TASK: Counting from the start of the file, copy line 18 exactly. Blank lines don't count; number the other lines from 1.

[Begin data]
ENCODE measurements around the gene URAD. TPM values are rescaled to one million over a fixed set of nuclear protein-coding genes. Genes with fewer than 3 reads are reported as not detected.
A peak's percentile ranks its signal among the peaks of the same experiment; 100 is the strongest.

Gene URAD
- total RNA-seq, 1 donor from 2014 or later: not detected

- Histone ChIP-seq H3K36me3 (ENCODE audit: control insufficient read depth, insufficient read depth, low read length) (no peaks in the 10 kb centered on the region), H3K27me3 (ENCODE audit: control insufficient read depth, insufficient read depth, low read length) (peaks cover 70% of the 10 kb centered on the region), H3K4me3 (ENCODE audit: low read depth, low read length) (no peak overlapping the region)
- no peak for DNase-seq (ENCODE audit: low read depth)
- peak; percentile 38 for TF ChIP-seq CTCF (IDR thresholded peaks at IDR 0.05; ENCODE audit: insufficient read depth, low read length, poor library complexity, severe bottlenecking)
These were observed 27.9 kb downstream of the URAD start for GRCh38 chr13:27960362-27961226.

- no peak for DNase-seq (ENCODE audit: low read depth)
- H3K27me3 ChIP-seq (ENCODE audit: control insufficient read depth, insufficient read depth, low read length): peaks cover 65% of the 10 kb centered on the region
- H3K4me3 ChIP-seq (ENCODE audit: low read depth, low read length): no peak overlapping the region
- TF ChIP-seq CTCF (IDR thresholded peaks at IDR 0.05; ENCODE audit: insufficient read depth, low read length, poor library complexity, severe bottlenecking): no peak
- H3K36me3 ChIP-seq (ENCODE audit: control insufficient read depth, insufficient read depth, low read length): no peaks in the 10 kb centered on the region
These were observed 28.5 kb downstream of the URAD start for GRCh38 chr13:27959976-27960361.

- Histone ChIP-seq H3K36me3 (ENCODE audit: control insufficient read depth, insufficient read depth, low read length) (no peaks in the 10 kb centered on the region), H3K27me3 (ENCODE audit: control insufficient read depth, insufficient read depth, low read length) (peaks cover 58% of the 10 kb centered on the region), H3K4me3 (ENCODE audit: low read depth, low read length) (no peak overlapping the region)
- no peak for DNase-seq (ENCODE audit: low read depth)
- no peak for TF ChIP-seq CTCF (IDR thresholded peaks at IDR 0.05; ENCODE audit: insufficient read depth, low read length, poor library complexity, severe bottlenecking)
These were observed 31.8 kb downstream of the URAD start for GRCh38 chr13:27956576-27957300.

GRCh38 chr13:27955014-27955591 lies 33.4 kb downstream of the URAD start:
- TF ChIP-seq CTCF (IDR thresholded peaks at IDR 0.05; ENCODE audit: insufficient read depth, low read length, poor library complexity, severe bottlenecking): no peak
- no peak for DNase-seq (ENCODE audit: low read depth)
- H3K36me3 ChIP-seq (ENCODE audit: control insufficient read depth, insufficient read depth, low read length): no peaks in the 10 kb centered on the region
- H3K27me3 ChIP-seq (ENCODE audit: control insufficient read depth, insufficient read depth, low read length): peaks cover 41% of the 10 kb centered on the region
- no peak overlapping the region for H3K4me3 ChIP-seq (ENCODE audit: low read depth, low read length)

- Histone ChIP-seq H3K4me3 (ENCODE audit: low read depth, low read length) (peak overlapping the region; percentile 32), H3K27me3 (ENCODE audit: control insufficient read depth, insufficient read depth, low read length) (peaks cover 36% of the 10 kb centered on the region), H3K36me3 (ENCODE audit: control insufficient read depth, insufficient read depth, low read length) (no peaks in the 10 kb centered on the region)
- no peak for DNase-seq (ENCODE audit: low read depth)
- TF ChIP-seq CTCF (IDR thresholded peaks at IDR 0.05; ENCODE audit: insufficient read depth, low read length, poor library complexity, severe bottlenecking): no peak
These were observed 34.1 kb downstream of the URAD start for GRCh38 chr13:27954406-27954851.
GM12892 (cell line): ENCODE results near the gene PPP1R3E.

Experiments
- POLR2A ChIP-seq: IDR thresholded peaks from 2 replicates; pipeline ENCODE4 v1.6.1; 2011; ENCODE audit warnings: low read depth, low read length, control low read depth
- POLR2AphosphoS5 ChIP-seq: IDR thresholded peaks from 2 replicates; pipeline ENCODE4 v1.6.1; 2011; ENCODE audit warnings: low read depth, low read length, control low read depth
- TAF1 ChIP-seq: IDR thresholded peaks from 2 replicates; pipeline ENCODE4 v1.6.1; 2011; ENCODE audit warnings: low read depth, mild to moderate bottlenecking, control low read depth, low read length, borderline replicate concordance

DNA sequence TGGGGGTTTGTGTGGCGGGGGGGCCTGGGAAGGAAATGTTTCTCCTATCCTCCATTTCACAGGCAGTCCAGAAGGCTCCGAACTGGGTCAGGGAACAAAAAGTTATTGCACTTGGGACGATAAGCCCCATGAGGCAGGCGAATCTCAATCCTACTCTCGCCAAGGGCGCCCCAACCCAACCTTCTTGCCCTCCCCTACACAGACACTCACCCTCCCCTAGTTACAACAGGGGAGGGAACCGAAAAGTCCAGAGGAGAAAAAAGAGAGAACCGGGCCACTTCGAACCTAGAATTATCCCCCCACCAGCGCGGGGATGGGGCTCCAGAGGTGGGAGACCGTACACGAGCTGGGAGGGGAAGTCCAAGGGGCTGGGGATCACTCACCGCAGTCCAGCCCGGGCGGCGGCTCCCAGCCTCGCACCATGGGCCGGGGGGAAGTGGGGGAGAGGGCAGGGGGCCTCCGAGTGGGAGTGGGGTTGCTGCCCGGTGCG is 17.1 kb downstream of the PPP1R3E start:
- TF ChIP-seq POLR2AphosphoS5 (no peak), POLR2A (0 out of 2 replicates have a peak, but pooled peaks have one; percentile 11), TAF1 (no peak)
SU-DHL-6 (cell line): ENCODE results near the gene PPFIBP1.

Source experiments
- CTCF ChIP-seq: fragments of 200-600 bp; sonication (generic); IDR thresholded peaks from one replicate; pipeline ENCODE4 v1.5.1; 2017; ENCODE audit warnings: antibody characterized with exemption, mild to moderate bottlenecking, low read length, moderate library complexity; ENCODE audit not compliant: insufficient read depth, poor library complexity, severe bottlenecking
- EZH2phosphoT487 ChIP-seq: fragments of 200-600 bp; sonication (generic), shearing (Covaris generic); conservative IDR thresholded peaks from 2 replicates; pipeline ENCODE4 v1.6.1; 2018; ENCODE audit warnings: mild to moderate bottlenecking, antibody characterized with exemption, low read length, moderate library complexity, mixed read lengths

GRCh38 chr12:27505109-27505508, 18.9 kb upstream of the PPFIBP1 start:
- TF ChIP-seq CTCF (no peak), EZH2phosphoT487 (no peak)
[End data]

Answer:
These were observed 31.8 kb downstream of the URAD start for GRCh38 chr13:27956576-27957300.